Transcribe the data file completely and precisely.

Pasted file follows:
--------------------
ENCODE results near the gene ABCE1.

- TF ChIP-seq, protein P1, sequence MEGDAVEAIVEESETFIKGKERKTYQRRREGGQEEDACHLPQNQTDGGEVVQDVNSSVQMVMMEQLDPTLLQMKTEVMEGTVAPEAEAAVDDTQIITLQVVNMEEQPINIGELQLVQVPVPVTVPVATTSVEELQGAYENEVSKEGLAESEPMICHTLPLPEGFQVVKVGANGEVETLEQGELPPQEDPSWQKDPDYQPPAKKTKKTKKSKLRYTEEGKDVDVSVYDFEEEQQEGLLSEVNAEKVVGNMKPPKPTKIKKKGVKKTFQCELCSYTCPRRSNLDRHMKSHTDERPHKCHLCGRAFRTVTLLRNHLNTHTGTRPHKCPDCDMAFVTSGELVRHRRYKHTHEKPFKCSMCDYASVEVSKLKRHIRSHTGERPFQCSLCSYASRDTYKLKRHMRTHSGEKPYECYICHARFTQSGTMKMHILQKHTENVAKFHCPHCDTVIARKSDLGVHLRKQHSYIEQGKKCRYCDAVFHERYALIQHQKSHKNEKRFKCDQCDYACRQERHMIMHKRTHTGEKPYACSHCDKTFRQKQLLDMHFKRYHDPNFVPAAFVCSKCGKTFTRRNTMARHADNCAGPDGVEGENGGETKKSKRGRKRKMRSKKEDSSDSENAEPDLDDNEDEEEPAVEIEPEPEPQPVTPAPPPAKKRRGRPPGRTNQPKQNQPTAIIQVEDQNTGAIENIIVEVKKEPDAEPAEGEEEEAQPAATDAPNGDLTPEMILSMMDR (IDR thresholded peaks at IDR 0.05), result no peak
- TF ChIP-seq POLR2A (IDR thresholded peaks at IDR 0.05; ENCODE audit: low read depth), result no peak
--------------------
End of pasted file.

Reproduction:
ENCODE results near the gene ABCE1.

- TF ChIP-seq, protein P1, sequence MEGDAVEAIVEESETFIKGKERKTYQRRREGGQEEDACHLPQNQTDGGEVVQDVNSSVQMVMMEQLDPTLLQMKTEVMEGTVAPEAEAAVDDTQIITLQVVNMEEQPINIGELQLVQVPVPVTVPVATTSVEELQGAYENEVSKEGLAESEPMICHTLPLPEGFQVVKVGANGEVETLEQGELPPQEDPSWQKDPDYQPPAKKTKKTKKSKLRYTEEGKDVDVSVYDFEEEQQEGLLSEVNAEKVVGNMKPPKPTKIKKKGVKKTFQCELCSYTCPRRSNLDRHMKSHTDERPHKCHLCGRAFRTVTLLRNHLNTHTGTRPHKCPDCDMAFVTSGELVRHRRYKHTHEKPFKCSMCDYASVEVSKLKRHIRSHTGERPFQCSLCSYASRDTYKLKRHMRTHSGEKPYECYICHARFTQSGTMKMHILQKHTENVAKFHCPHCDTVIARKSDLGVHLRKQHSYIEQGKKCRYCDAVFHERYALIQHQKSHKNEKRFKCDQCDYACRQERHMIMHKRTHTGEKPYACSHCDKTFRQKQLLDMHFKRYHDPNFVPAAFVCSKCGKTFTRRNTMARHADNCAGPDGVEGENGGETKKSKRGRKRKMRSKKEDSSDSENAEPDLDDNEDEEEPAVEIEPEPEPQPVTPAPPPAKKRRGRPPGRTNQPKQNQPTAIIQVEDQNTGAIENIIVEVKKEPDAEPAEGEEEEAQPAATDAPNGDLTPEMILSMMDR (IDR thresholded peaks at IDR 0.05), result no peak
- TF ChIP-seq POLR2A (IDR thresholded peaks at IDR 0.05; ENCODE audit: low read depth), result no peak